I honestly like the idea of brainstorming with friends. Sitting around a table in Starbucks or in a mountain cabin and tossing out plot ideas sounds fun. I like it but can’t do it. Something in my brain shuts down when it comes to verbally sharing my work. Guess that tells you how good I am at pitching to editors and agents, huh?
I love Anderson Cooper and catch him every day here in OK at 11 CST. Yesterday I watched him interview Sara Blakely, who founded a multi-million dollar undergarment company. Maybe you’ve heard of it: Spanx. Blakely is the world’s youngest self-made female billionaire. Sara has some great business tips but one thing she said jumped out at me and I agree 100%.
Blakely said “I didn’t tell friends and family my idea for a year; your ideas are the most vulnerable in the moment you have them. People will tell you things that will stop you dead in your tracks, and you have to explain the idea instead of pursuing it.”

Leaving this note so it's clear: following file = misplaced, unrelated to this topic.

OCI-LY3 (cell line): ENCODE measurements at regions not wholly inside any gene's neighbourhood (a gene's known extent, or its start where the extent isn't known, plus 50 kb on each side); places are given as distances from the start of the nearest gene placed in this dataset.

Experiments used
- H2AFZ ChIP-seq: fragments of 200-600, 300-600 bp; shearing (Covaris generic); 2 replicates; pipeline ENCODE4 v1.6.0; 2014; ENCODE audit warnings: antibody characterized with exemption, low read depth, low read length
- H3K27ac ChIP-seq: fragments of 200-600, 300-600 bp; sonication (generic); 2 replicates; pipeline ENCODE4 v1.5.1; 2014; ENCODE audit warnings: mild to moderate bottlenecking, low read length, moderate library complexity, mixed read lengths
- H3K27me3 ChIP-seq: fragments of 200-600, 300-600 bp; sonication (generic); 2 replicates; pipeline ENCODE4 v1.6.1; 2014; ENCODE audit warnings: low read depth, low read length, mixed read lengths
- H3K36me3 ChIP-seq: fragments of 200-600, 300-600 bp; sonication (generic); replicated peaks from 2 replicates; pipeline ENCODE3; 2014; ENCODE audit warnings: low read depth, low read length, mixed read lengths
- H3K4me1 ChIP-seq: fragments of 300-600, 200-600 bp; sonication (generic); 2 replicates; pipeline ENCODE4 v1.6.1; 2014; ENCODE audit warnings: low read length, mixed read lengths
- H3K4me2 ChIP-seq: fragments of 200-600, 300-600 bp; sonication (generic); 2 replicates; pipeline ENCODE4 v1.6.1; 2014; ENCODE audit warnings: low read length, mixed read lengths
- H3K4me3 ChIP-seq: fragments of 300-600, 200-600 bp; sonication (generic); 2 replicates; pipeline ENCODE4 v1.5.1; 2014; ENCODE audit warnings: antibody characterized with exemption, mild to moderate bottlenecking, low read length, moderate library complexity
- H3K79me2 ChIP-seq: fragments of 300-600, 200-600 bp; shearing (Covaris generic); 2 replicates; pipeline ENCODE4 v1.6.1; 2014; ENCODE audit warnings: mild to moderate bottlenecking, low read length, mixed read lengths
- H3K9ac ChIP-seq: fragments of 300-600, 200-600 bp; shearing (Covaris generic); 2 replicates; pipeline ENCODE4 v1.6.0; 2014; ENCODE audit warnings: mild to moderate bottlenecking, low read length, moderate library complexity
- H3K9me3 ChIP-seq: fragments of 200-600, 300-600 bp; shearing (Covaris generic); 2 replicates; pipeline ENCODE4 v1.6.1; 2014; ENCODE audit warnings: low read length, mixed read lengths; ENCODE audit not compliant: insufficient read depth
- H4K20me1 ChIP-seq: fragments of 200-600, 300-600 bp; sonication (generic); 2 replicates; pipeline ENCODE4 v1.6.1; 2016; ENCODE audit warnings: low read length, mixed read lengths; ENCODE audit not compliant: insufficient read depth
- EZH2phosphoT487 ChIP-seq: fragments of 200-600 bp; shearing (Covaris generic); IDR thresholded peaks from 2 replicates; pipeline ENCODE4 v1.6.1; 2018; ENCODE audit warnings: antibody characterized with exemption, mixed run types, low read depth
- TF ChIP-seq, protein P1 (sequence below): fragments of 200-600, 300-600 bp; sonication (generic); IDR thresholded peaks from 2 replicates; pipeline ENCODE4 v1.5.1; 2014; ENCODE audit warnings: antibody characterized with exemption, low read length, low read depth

Did you get that? You have to explain the idea, defend it, instead of pursuing it. That’s exactly the way I feel about my writing. If I sense negativity toward an idea, a proposal, my plot, I have a very difficult time going forward with it. I’m filled with doubt.
Blakely says we need to trust our gut.
When critique partners read the first three chapters of an unfinished work, and toss out ideas, suggestions, potential problems, I find my own personal roadmap getting a little fuzzy. Doesn’t it make more sense to hand them a finished product–the complete manuscript–so they can read the project in its entirety?
Blakely also says we need to figure out how to differentiate ourselves from the masses, figure out how we’re different. If you think about it, that’s a great tip for our writing and marketing.
Do you believe your novel or NF book is different from anything out there? If not, how can you make it stand out from the crowd?
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